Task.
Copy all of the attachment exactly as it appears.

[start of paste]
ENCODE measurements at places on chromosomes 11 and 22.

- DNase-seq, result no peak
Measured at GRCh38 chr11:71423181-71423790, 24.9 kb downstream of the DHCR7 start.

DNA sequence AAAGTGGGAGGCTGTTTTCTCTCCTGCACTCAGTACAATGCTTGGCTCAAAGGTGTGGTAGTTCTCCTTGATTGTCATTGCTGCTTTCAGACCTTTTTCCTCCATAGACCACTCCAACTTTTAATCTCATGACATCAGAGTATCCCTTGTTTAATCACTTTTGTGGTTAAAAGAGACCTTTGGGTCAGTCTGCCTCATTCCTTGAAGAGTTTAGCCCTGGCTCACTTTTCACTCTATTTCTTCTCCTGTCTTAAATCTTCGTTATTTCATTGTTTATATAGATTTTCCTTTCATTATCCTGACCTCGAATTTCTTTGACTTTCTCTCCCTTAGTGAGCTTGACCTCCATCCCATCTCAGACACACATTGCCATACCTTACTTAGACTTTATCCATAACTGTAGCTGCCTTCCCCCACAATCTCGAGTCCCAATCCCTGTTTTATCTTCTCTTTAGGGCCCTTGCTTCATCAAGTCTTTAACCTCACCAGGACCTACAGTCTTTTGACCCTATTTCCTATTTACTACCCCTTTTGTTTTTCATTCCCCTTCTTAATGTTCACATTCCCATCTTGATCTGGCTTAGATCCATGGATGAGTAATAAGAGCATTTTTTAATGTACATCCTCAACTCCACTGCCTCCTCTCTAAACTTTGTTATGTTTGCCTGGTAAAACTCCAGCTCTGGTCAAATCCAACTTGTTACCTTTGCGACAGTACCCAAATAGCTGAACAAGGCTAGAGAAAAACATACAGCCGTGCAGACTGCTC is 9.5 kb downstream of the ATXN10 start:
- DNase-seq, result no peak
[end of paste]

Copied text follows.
ENCODE measurements at places on chromosomes 11 and 22.

- DNase-seq, result no peak
Measured at GRCh38 chr11:71423181-71423790, 24.9 kb downstream of the DHCR7 start.

DNA sequence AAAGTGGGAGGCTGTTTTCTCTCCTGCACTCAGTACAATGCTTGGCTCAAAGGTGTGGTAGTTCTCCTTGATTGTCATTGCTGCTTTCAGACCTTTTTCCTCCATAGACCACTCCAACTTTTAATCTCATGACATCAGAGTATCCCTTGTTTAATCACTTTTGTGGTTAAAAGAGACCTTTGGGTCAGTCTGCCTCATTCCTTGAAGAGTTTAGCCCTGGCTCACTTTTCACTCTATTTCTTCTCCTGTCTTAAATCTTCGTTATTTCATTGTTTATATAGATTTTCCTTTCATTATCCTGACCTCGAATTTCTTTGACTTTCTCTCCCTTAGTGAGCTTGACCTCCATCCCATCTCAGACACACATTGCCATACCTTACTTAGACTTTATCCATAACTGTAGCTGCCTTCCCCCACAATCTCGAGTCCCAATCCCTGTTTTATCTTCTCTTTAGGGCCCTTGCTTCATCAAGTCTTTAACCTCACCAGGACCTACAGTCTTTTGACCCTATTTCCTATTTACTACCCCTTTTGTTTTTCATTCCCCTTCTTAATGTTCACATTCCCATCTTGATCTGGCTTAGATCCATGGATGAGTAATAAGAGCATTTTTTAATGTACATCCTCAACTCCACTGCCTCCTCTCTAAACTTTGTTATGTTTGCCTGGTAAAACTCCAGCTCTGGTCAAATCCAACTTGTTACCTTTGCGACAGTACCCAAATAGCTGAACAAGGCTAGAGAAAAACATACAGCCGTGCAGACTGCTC is 9.5 kb downstream of the ATXN10 start:
- DNase-seq, result no peak